Making a motor insurance claim isn't technically difficult. It's mostly a question of getting the details right, because they'll determine the success of your claim, and then keeping on top of the process.
Follow these simple guidelines and you shouldn't have too many problems.
Write down and, if possible, photograph everything that happened in the accident – its location, the weather, and the circumstances leading up to it – while events are still fresh in your mind. If you're claiming for a car that's been stolen, take a shot of where it was last seen.
If your claim involves a criminal offence, such as theft or vandalism, contact the police before touching anything, and make sure the police give you an incident number. You'll need this number to register the claim with your insurer.
Inform your insurer – and be organised
Once you've contacted the police, phone your insurer as soon as possible, following that up with a confirming letter. Note down the name of the person you speak to, and the time and date of any conversations.
It's tempting to do everything by telephone these days, but insurance claims are one area where it's really worth using more old-fashioned methods of communication.
Having some notes to hand when you make that first call not only allows you to give a fuller and more accurate account of what happened, it will also help you to keep your side of the story consistent as the claim progresses. Having facts written down for easy repetition when necessary will stop any tendency for the insurer to doubt your claim. It should also speed up the claims process, and your payout.
Writing letters and keeping hard-copy records of all your dealings with the insurer, the police and any garages or other parties related to the claim (including telephone calls) might seem like a pain. However, in a potentially long-running procedure where different parties have different views, and memories become fuzzy, being able to refer to specific statements made along the way really adds to your credibility.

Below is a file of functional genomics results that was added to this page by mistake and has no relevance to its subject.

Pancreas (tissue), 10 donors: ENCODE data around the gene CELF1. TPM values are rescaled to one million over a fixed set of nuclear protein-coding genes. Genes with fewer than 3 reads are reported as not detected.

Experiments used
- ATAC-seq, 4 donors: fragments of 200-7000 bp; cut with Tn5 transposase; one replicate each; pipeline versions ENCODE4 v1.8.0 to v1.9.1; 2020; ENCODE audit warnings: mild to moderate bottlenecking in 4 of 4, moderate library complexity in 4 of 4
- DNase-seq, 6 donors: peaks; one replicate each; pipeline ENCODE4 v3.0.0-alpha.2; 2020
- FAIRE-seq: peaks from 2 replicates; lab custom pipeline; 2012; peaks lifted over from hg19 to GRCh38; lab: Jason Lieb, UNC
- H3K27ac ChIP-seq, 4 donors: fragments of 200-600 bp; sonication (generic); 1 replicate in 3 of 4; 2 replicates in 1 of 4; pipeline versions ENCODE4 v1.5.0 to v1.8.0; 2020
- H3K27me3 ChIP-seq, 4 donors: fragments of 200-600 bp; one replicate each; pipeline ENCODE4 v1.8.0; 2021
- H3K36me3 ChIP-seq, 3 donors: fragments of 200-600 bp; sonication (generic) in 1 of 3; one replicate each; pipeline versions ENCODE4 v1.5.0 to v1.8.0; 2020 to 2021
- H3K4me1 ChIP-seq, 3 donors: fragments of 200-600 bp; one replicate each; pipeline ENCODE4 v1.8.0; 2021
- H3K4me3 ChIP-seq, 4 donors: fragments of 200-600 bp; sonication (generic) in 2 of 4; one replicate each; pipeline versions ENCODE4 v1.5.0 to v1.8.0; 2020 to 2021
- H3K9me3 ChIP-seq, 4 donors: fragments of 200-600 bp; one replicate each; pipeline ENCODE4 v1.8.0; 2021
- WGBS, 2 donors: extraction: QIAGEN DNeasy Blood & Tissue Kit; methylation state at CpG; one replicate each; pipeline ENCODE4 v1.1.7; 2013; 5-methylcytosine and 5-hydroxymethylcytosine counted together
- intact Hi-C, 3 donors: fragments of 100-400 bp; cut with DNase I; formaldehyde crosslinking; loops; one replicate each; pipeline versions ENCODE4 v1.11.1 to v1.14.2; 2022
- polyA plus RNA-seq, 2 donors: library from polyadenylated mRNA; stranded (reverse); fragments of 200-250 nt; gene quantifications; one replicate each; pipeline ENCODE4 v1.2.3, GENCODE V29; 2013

Few of us haven't heard the line ‘this call may be recorded for training purposes'. You can use this to your advantage if you keep a note of dates and times of phone calls. Many insurers can provide you with a reference number for each individual telephone conversation, and the name of the person who took the call.
Some insurers will only agree to pay for repairs carried out by approved garages, so don't take matters into your own hands by having the car fixed yourself. Wait for the insurer to contact you with instructions; if you don't, you could end up paying for the repairs out of your own pocket.
Know your rights
In certain situations, insurers are entitled to refuse to pay out on your claim. If that happens, or if you feel the payout is unsatisfactory, you can appeal.
Try the insurer first to see if it will review its decision. That's unlikely to happen unless you have new evidence, but you still have to do it. The law says you have to give an insurer at least eight weeks to respond to your complaint before you take it to the Financial Ombudsman Service (FOS). If the FOS decides in your favour, it can order the insurer to increase your payout or offer you compensation.
What to do in an accident
Car accidents are a fact of life. Thankfully, your chances of walking away unhurt are higher than they've ever been, thanks to the superb occupant protection provided by even the most affordable modern cars – but there's no escaping the legal process that's kicked off by many accidents.
There are some important things you have to do at the scene of an accident. The first thing you should not do is simply leave the scene. That's a criminal offence. If you bump a parked car, and the owner is nowhere to be seen, you're legally obliged to leave a note with your contact details on the windscreen.
If somebody has been injured, you must call the police. If it looks in any way serious, make sure an ambulance is on the way, too.
Once these priorities have been attended to, it's time to collect some data. Besides noting the full name and address of the other party involved, plus their vehicle's registration number, you should also get contact details from any eye-witnesses.
You and the other party will need to swap insurance company details – their names and addresses, and policy numbers if available. Make a note of any statements made at the scene by any of the parties, and pass that information on to your insurer. In the emotion of the occasion, it's all too easy to talk about whose fault the accident was. Don't do it. If you do, you could create problems for your insurers – and, by extension, you – in the handling of your claim.
If you've had an accident, telling your insurers about it as soon as possible is a condition of your policy, even if you don't intend to make a claim. The other party may well do.
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